• What: We asked the children multiple-programming questions where they have to predict what happens in a small programming problem. The programming problems are taken from previous research on programming misconceptions which was designed for older students with another programming language (Java). We designed the questions in our case in Scratch, one of the most popular programming languages for children.


After analyzing the answers we got from the participants, here are the most frequent misconceptions among the children in our study:

1. The difficulty to understand the sequential nature code execution

The question (to the right) is a simple arithmetic operation in which the values are changed AFTER the operation itself is executed. The majority of the children focused on the mathematical part and rushed to add the values and generate the total. Other children assumed that the computer should automatically modify the total when the values change saying that “when you change values of these variables total value changes also”, while another child said “the computer should calculate this for you”.

2. The difficulty to understand that a variable holds only one value at a time

Children who chose the misconception answer, to the question to the right, give more importance to both values of the variable, reflecting what the code does literally. Thus we see answers that X should contain the two values or 30 (a summation of 10 and 20). One child gave an indication to a complete and correct understanding even though he chose the misconception answer eventually, saying that “I’m not sure, but if two [instances] of the same variable are used with different numbers, if possible, [the result] will give both numbers. Otherwise it would be 20 because that was the last change”. Impressive!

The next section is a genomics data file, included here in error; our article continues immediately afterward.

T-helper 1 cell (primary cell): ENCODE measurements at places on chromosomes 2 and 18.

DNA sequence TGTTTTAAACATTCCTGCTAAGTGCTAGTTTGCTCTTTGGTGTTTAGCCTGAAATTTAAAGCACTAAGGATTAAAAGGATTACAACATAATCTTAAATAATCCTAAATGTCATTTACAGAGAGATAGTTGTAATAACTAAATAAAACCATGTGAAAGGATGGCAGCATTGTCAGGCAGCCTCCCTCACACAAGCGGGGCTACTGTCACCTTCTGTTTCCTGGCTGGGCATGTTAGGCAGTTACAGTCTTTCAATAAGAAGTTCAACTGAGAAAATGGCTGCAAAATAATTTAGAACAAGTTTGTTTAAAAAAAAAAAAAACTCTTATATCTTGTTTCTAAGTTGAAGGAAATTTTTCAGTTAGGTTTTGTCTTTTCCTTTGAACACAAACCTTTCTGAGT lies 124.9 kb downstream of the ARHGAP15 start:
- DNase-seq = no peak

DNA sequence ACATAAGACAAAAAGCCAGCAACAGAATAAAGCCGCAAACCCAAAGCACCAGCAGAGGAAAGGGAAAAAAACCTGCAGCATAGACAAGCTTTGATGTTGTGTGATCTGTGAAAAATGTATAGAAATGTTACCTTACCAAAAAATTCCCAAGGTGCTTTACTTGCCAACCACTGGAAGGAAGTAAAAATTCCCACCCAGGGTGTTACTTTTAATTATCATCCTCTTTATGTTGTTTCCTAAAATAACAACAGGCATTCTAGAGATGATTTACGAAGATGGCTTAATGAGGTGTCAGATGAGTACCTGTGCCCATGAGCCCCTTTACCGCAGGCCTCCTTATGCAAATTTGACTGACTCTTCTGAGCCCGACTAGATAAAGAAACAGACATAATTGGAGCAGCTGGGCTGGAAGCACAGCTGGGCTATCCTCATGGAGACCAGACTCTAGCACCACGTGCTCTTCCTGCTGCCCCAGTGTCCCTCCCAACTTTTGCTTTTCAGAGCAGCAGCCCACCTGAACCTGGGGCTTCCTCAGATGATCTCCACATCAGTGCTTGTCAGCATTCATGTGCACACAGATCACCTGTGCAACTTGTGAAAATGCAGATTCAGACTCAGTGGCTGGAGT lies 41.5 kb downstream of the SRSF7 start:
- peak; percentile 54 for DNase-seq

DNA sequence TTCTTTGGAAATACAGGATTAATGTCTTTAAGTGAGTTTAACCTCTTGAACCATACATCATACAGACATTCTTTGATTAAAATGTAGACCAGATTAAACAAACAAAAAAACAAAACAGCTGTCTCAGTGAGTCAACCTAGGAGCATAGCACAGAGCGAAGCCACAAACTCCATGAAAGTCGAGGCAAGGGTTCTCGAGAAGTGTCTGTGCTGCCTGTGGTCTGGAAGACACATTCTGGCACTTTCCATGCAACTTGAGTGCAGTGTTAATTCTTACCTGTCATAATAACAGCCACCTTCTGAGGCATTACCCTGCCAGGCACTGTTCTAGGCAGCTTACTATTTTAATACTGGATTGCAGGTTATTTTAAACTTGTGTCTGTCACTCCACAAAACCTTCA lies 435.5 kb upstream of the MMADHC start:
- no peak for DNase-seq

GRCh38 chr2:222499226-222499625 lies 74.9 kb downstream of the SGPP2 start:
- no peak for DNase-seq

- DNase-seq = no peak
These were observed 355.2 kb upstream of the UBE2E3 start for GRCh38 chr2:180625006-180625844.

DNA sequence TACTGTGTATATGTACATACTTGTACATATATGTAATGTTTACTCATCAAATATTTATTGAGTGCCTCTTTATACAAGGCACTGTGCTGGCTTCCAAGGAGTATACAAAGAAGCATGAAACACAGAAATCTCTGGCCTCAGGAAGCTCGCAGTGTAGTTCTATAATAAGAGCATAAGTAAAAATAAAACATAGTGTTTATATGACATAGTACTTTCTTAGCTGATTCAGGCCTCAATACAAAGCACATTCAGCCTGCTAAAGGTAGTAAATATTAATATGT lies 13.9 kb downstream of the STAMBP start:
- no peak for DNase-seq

3. The difficulty to understand that user-input breaks program execution

Children had many thoughts answering this question (to the right). The most frequent reasoning behind the wrong answers was that they should respect the order of the blocks and somehow did not care about the ask block. A child for example wrote “this is the order from up to bottom” and another one wrote: “because [the answer] is in the correct order”. Other children thought the computer should act and answer the question for them because they cannot answer it themselves in the test, or because they thought the question was directed towards the computer not them. One child wrote that “Gobo says I am .. years old and directly says Nice! [continues the next blocks]”, and another child wrote: “I think that in the game Gobo is asked how old he is”.

Other factors in holding misconceptions

There are many factors that could lead to holding a misconception. In our experiment we looked at two of them: the age of the children and what programming languages they knew before. Unsurprisingly, we found that older children tend to answer the questions correctly, while no relationship is found with the holding of a misconception. When it comes to knowing other programming languages, data suggest that children who knew another programming language in addition to Scratch have a higher chance of answering the questions correctly compared to children who indicated knowing Scratch only. The latter had higher rates in choosing wrong answers.

Read the full paper Here.

See the full questionnaire we used Here.